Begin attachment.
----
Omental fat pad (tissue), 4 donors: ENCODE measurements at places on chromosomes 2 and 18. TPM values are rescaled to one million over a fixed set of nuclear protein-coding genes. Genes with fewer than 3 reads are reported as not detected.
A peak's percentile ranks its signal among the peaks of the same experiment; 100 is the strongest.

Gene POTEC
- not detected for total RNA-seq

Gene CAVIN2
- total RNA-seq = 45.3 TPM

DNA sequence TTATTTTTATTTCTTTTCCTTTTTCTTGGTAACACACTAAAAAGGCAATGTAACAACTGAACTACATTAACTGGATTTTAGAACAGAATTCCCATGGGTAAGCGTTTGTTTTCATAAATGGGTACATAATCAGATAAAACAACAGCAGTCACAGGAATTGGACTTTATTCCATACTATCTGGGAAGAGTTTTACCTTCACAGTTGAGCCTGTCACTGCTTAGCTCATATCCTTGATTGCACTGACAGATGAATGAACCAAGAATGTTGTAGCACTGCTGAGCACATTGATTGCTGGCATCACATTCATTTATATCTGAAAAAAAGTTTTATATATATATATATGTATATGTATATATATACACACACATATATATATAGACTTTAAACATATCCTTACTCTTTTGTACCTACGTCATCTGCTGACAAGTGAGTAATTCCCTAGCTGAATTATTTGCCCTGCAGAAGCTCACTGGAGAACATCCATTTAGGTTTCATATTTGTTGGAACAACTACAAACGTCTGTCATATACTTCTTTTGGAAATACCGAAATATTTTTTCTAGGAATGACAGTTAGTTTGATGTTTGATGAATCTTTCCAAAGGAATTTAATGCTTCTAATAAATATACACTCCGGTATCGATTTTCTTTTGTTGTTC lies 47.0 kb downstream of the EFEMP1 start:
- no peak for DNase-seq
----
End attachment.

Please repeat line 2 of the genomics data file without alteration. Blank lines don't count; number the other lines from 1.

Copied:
A peak's percentile ranks its signal among the peaks of the same experiment; 100 is the strongest.